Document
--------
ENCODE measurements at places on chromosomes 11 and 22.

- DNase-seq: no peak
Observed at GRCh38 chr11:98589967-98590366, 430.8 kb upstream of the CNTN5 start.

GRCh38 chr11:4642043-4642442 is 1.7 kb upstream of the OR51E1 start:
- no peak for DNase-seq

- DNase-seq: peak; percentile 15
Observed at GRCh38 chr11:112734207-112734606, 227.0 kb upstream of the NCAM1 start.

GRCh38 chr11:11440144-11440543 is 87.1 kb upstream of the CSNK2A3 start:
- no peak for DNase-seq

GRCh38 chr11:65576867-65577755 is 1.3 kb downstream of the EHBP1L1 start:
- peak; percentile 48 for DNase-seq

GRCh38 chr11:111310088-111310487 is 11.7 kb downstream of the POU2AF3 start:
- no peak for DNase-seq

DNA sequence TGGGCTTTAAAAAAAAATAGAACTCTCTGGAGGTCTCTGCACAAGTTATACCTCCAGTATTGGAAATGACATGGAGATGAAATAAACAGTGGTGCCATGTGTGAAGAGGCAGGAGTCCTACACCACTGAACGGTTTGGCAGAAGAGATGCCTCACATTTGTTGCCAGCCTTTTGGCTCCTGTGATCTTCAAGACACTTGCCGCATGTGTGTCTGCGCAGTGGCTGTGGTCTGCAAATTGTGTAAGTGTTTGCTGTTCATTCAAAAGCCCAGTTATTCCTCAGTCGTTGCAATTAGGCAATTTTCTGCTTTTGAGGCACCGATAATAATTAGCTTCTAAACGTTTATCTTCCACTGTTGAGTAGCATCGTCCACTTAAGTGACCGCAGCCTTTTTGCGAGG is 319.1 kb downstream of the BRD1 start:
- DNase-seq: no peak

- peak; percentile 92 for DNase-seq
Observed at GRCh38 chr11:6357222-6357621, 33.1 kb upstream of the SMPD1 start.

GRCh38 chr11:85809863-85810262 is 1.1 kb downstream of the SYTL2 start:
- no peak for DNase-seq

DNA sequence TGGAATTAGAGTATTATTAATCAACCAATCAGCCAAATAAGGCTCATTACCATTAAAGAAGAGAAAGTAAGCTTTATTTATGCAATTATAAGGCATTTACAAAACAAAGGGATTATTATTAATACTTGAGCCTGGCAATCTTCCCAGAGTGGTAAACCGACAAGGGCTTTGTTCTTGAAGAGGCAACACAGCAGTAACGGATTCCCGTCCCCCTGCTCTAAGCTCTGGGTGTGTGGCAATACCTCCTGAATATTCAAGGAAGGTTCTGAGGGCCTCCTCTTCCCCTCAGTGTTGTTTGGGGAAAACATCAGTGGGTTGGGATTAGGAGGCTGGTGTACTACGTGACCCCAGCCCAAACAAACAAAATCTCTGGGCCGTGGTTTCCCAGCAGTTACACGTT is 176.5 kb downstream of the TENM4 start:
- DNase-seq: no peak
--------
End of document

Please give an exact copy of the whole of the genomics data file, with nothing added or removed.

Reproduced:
ENCODE measurements at places on chromosomes 11 and 22.

- DNase-seq: no peak
Observed at GRCh38 chr11:98589967-98590366, 430.8 kb upstream of the CNTN5 start.

GRCh38 chr11:4642043-4642442 is 1.7 kb upstream of the OR51E1 start:
- no peak for DNase-seq

- DNase-seq: peak; percentile 15
Observed at GRCh38 chr11:112734207-112734606, 227.0 kb upstream of the NCAM1 start.

GRCh38 chr11:11440144-11440543 is 87.1 kb upstream of the CSNK2A3 start:
- no peak for DNase-seq

GRCh38 chr11:65576867-65577755 is 1.3 kb downstream of the EHBP1L1 start:
- peak; percentile 48 for DNase-seq

GRCh38 chr11:111310088-111310487 is 11.7 kb downstream of the POU2AF3 start:
- no peak for DNase-seq

DNA sequence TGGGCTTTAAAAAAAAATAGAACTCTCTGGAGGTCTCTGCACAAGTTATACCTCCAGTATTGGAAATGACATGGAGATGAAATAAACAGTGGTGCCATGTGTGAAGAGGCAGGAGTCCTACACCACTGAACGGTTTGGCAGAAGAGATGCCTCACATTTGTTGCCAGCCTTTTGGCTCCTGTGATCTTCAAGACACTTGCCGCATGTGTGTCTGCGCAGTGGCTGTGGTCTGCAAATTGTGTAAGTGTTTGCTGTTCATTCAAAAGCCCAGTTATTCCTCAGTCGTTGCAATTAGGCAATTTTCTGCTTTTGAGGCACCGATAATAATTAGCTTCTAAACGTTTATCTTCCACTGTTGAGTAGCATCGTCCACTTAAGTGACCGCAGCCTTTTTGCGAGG is 319.1 kb downstream of the BRD1 start:
- DNase-seq: no peak

- peak; percentile 92 for DNase-seq
Observed at GRCh38 chr11:6357222-6357621, 33.1 kb upstream of the SMPD1 start.

GRCh38 chr11:85809863-85810262 is 1.1 kb downstream of the SYTL2 start:
- no peak for DNase-seq

DNA sequence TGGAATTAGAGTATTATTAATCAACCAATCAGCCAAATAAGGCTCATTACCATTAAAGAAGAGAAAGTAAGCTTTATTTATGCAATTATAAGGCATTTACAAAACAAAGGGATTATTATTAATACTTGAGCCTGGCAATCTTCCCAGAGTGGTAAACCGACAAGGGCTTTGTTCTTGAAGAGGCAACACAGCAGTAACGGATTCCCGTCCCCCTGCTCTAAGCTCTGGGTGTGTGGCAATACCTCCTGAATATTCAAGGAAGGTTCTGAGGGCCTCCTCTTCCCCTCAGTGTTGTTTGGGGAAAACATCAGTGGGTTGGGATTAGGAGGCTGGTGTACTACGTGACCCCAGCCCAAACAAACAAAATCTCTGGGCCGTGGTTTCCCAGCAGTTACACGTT is 176.5 kb downstream of the TENM4 start:
- DNase-seq: no peak